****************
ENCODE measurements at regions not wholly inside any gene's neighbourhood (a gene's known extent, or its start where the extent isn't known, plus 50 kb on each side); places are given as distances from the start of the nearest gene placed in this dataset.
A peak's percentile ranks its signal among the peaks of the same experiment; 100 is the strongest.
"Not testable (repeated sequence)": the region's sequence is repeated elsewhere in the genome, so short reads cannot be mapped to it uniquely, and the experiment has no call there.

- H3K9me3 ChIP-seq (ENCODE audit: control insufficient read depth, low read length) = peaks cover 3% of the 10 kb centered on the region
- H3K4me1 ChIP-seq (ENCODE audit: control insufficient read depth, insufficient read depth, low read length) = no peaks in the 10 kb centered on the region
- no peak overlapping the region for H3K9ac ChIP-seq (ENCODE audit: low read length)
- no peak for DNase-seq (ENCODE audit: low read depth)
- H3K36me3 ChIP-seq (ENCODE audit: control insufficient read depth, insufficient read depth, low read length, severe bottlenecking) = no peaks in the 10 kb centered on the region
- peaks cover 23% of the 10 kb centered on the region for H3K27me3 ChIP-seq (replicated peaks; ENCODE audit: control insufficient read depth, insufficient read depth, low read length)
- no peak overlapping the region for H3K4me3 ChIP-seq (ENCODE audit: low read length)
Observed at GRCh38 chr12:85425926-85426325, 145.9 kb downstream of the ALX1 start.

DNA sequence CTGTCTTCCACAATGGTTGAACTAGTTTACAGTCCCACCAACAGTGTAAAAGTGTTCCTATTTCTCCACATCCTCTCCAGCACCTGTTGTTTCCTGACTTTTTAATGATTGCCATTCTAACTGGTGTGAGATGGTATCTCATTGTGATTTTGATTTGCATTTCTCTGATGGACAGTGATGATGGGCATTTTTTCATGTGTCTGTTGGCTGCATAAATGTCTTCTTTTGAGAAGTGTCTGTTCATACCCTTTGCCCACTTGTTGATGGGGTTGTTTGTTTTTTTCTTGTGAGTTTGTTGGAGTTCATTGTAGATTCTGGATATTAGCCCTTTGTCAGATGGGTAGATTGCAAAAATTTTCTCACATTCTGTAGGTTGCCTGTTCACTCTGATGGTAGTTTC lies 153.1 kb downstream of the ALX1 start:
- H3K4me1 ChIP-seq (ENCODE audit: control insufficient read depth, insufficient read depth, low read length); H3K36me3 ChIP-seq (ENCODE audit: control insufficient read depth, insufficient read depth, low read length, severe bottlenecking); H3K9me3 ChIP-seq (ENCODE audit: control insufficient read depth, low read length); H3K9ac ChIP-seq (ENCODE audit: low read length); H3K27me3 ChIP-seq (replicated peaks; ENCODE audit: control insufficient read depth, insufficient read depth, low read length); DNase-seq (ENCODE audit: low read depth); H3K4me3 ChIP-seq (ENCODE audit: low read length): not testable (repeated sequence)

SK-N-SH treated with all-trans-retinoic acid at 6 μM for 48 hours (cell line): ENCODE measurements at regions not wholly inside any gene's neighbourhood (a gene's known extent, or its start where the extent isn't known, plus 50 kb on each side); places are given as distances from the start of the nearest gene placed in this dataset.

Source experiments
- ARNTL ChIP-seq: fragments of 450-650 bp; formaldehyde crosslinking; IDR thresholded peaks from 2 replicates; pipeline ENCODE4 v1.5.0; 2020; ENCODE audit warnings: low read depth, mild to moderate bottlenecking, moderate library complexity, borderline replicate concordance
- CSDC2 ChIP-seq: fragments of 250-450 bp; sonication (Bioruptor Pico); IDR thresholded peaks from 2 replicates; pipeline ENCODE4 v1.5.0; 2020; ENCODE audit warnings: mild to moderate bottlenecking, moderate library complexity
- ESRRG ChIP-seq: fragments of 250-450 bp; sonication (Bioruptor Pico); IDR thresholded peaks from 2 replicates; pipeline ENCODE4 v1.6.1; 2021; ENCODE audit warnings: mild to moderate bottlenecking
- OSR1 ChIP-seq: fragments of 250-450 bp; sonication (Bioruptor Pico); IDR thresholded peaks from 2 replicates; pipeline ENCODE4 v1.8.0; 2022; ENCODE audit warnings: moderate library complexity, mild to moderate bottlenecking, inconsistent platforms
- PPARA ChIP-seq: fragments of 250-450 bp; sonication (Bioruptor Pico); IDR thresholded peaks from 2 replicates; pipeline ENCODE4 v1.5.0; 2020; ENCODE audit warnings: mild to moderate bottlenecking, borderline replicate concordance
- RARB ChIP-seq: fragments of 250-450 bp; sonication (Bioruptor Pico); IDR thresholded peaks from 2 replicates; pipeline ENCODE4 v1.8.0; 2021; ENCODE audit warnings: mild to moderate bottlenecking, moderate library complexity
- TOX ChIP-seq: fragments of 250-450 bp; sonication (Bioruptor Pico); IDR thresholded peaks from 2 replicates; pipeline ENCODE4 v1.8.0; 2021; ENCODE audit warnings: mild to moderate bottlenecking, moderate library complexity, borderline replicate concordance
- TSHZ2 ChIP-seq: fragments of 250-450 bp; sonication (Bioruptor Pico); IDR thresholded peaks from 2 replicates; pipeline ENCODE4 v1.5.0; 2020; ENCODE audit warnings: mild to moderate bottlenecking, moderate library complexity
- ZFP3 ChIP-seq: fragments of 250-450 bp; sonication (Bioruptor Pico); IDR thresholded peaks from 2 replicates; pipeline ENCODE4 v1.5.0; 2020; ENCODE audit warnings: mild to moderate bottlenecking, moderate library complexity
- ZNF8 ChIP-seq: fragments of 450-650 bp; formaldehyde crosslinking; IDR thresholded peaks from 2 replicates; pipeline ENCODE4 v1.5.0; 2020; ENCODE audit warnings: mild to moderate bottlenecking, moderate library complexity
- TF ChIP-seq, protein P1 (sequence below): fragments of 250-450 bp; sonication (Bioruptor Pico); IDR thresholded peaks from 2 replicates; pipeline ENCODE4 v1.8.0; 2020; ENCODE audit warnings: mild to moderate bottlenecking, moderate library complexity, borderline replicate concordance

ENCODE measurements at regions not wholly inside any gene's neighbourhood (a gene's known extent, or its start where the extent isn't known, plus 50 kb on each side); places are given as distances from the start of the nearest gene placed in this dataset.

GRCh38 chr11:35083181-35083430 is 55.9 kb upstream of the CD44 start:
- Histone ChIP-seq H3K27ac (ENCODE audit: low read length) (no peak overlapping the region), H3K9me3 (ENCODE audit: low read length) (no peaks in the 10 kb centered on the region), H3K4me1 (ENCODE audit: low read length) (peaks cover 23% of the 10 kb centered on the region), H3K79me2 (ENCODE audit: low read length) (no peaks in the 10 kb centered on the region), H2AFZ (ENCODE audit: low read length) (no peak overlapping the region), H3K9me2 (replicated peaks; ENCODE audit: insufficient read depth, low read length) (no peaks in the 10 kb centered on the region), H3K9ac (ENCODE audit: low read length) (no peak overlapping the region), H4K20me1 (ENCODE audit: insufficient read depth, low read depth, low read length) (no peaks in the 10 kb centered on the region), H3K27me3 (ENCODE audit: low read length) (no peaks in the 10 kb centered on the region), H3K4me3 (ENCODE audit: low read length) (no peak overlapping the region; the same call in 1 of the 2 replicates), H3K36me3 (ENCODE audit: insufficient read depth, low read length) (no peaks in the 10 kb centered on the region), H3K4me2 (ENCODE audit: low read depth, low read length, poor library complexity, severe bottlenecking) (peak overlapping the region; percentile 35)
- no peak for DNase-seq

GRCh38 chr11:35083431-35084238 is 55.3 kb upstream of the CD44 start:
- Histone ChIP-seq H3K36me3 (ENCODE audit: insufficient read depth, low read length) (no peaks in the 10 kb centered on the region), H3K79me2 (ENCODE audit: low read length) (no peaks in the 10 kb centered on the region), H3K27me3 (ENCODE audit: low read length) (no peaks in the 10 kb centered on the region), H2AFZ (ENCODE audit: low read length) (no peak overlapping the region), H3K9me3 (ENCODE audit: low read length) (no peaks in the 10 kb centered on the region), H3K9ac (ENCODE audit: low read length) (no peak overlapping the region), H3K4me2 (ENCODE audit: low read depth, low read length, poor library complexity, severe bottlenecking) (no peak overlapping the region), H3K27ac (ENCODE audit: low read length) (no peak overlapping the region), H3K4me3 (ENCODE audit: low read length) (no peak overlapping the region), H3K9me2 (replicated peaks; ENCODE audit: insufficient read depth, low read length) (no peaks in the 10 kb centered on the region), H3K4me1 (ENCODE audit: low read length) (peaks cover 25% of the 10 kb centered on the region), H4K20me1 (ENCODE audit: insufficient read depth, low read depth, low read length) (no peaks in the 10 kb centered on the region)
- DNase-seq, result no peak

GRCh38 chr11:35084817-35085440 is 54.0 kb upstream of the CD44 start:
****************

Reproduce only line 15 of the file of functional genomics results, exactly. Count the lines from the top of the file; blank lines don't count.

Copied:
Source experiments